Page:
Hidden Places in the Smoky Mountains

the Great Smoky Mountains National Park is the most visited national park in the country, with over 11.4 million visitors annually. This is as many visitors as Yellowstone and the Grand Canyon combined!  A popular national park can have big crowds. If you’re want to see the park and want quiet time, here are some favorite hidden places to explore.

Element Troll Bridge

Elkmont Troll Bridge

Elkmont has recently gained fame as the secret ghost town of the Smokies.  This once very wealthy community of vacation homes is beginning to see renovation from the park service, and is still accessible to the public.  

In the days before the national park was established, this community was popular among the wealthy city dwellers of Maryville and Knoxville.  Once boasting two separate country clubs, summertime residents of the area would take the train from the city.  It is said that the two country clubs were so exclusive that often times members of opposing clubs wouldn’t even ride together in the same train car!

To reach the historic homes, follow the signs to Elkmont Campground.  Once you turn in off Little River Road, drive back past the campground and follow the signs for Little River and Jake’s Creek Trailhead.

Park your car in the lower parking lot at Little River Trail. You’ll only need to venture in on trail about 100 feet and take a small side trail on your right with stone walls toward the water to find the Troll Bridge!  This historic bridge used to connect two cabins in the area – the second and third cabins on the road to be exact!

In recent years, the park service has removed many of the more dilapidated structures.  While exploring the homes is tempting, it’s important to not trespass.  Many of the buildings still standing in this area are unstable for the time being.  Admire them from the road or the nearby yards.

Walker Sisters and Cabin

Walker Sister’s Cabin

The Great Smoky Mountains National Park was established in 1928, but most people don’t realize that people were living in the Park until the 1990s!  Some inhabitants were permitted to stay in their homes.  The Walker Sisters were among those people. Living in their cabin in Little Greenbrier until the 1960s, the Walker sisters lived a primitive lifestyle while the world around them modernized.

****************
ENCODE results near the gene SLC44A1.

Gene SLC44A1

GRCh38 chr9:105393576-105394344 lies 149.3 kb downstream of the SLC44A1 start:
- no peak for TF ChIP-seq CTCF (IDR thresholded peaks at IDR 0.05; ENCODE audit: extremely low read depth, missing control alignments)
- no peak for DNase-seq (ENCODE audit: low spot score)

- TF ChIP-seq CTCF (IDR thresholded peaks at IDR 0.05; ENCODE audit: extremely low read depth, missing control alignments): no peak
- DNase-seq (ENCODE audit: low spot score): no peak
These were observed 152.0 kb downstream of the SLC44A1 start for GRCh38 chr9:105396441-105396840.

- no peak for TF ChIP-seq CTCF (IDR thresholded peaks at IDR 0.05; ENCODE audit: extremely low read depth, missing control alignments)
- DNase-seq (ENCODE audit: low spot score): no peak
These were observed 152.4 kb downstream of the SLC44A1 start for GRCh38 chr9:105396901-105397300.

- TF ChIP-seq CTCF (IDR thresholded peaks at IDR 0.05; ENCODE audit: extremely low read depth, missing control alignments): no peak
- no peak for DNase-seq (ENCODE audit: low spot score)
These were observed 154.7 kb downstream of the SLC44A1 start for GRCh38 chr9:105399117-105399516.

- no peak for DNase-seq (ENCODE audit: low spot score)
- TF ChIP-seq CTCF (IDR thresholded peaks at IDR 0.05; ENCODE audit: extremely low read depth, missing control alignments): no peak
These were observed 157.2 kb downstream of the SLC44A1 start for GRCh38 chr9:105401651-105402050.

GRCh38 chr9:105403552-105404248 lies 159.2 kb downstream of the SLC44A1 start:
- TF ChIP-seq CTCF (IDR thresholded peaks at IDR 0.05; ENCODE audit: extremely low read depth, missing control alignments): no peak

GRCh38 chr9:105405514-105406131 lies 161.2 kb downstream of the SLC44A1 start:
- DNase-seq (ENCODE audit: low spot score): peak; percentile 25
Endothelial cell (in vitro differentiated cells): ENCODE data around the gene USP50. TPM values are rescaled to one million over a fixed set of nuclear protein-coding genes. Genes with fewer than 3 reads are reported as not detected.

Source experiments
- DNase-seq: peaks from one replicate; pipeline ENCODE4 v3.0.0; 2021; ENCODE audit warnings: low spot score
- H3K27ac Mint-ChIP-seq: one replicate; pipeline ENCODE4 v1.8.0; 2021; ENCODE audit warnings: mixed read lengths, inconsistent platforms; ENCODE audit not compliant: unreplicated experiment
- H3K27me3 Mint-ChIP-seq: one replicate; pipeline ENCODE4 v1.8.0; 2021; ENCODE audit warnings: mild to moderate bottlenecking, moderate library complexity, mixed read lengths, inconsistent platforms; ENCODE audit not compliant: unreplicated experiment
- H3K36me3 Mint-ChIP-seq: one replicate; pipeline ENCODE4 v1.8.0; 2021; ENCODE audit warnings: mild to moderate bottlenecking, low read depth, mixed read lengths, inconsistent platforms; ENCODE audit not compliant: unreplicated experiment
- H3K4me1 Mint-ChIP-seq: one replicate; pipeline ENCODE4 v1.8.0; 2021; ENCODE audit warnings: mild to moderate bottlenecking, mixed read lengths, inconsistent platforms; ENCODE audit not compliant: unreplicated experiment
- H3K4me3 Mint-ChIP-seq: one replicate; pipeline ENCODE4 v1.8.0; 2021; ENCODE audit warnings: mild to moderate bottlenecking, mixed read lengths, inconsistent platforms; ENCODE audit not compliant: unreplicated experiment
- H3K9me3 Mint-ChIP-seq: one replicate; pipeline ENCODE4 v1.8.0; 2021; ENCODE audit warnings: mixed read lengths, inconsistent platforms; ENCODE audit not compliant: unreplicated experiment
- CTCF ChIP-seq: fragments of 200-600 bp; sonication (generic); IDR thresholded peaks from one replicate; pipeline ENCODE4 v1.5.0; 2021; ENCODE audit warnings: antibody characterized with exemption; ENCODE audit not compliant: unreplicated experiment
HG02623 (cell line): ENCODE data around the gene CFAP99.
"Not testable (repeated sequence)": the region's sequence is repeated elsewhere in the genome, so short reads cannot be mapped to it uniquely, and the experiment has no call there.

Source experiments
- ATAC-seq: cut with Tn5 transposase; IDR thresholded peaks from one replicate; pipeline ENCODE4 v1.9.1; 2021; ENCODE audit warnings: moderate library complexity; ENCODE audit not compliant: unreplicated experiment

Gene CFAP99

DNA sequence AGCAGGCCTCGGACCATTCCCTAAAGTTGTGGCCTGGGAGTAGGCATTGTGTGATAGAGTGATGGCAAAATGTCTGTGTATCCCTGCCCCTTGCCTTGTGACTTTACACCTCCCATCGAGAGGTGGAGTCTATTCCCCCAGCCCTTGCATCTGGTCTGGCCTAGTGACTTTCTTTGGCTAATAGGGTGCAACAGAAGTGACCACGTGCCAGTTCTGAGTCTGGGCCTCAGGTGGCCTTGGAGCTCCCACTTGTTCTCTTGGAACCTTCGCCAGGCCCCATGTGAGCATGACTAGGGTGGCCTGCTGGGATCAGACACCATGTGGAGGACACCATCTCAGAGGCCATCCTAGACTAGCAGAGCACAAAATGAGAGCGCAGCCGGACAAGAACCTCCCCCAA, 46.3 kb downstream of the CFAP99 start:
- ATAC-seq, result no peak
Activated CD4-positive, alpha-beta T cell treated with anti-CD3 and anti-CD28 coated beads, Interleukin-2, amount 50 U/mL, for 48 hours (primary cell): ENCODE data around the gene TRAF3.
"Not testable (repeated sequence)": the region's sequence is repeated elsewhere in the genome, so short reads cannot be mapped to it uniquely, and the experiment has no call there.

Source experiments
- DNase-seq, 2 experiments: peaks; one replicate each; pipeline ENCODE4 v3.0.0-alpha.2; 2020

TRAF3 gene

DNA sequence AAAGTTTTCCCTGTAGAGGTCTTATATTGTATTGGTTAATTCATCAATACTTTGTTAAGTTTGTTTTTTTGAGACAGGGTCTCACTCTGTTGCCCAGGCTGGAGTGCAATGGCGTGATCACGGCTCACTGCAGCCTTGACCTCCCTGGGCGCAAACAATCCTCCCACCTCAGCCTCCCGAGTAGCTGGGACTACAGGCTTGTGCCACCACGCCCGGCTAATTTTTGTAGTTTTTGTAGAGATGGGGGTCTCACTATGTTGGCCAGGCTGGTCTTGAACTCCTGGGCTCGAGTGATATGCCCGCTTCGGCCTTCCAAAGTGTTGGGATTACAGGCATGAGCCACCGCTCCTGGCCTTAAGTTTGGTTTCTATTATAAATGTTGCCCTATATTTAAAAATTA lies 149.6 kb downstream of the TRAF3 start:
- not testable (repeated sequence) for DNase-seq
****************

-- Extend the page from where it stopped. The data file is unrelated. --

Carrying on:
You can visit this beautiful cabin with outbuildings from Metcalf Bottoms, easily accessed from Townsend, TN – “the quiet side of the Smokies” and the Little River Road in the Park..  

To reach the Walker Sister’s Cabin, you’ll have two options:

  1. Take the Metcalf Bottoms Trail.  This trail is located on Wear Cove Road, just over the wooden vehicle bridge from the picnic area. 
  2. Park at the Little Greenbrier Schoolhouse parking area.  This is a one-lane road with two-way traffic and may be busy in summer and fall.

To reach the cabin from the Schoolhouse, take the Little Brier Gap Trail.  This trail is an old road bed.  It’s wide and well-worn, making a great walk for all the members of your family. It is approximately 1.1 miles from the schoolhouse to the Walker Sister’s Cabin.

On the way, you’ll pass the springhouse and corn crib.  Feel free to explore the grounds of the old farm and imagine what it was like for these five sisters living in the cove.

At Metcalf Bottoms, there are 122 picnic sites with tables and charcoal grill. 

Find out more details about the Walker Sisters, their cabin, and their legacy here.

Spruce Flat Falls

Spruce Flats Falls

The Smokies have many waterfalls, but sometimes hiking to a waterfall can be crowded.  Spruce Flats Falls is a great waterfall just outside of the Tremont Institute.  

This area is a historical area of the Smokies’ original inhabitants and was the site of a CCC camp. 

From the parking lot at the Tremont Institute, go up the hill about 25 yards.  You’ll come to the Buckeye Trail head on the right.  Take this trail.  

The Buckeye Trail is not on any park map, but is easy to follow.  It’s wide path is uphill, steep in spots, and can be rocky and with roots.  At the top of the first hill is the lumbering Rocky Top and Appalachian Trail – the large mountain above you.

Heading down the hill, you will go down a foot log and go through roots.  You will be able to hear the sound of the waterfall.

Spruce Flats Falls is a series of four cascades and a drop of 30 feet. Most hikers like the top two tiers.  It’s a great place to cool off.

The trail is approximately 1.6 miles round trip.

Find out more about the Great Smoky Mountains Institute at Tremont here.

Look Rock Tower

Look Rock

The national park isn’t the only place you’ll find a scenic drive.  The Foothills Parkway is only a short drive from the Townsend entrance of the Great Smoky Mountains National Park.  

Take Highway 321 from Townsend toward Maryville. Or, experience the new Foothills Parkway Extension from Wears Valley.  When you reach the older part of the Parkway, follow the signs to Look Rock.  

The trail head will be on the west side of the Parkway. It is a short paved trail, about a half mile. The view from the observation tower is breathtaking where you can see up to 40 miles on a clear day!  You’ll even see Clingman’s Dome – the highest point in Tennessee.

After a day of sightseeing and hiking, head back to your amazing cabin!  My Bearfoot Cabins offers two family friendly cabins.  Bearfoot Adventure, 2br/2ba and Bearfoot Paradise, 3br/3ba/2 – 1/2ba. Each cabin is a different experience, so there’s a cabin for every taste.